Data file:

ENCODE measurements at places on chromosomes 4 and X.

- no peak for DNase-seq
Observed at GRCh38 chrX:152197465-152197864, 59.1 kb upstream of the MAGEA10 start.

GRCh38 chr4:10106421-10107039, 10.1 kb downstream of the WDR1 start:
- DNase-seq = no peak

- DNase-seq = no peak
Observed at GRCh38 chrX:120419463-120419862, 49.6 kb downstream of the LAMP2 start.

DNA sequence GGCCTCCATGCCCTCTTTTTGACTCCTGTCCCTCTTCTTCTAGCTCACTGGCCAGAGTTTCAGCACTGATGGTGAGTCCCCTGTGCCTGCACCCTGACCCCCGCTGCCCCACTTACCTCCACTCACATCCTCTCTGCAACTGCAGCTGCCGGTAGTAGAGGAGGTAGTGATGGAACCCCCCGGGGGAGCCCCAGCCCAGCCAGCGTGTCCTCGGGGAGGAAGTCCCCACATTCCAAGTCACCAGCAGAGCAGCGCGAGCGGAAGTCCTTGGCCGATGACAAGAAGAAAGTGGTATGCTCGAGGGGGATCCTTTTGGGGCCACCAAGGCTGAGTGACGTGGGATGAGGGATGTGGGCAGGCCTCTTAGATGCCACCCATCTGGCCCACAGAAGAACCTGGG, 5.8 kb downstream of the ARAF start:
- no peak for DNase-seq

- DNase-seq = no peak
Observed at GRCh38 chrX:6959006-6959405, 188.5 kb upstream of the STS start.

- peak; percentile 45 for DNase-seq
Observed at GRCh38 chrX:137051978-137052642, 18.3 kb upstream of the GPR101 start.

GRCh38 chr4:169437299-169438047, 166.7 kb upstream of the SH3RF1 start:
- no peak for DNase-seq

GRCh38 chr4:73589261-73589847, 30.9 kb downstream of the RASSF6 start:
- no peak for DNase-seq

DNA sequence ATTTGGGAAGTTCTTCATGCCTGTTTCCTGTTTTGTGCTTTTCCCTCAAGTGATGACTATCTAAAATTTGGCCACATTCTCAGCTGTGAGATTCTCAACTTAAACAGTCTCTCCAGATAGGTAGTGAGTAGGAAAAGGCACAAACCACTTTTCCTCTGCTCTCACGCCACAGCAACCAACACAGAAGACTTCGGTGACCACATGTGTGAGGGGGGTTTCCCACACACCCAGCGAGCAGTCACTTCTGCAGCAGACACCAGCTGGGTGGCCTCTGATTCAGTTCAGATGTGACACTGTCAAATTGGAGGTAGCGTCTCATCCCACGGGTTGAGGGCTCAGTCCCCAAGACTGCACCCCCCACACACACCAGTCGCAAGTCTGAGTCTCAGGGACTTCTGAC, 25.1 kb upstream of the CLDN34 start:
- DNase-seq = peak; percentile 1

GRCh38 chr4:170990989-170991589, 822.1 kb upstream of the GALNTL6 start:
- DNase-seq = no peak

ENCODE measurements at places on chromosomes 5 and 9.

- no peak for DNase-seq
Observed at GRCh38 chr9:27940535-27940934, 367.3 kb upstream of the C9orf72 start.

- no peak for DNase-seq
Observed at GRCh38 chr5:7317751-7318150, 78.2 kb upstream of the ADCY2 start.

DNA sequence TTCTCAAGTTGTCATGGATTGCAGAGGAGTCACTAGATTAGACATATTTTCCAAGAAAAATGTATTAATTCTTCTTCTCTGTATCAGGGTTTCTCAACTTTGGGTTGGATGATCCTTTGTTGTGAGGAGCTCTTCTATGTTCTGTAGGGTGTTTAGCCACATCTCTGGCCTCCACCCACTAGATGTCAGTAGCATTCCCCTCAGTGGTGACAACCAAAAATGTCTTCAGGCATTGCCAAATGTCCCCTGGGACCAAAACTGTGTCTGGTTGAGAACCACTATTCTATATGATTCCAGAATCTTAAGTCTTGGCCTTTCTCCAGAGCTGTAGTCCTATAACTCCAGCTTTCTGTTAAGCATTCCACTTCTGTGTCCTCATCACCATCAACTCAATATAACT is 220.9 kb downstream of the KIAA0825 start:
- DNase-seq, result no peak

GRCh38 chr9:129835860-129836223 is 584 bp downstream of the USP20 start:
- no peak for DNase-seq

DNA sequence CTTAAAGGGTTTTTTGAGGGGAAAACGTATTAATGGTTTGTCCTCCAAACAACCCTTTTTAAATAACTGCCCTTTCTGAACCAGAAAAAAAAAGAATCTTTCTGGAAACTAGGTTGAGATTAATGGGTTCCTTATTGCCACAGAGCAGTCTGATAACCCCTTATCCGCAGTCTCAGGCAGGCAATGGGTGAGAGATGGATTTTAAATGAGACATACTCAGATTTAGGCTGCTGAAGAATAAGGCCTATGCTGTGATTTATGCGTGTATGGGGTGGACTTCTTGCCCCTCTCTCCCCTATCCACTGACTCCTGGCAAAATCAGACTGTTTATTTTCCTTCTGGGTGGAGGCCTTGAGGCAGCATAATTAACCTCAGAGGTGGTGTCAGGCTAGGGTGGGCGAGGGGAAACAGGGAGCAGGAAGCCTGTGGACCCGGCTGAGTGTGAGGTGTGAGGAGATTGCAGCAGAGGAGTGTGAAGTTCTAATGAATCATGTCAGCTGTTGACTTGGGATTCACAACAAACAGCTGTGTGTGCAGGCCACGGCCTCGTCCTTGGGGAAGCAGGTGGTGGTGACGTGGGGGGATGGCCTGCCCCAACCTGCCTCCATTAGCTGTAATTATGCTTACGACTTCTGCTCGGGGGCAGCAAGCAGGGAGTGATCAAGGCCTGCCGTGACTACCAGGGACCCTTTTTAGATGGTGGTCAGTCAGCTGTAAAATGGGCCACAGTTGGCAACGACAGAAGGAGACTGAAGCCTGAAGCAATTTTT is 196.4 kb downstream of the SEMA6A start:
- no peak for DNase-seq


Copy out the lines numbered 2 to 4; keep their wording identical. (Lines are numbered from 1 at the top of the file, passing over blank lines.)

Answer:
- no peak for DNase-seq
Observed at GRCh38 chrX:152197465-152197864, 59.1 kb upstream of the MAGEA10 start.

GRCh38 chr4:10106421-10107039, 10.1 kb downstream of the WDR1 start: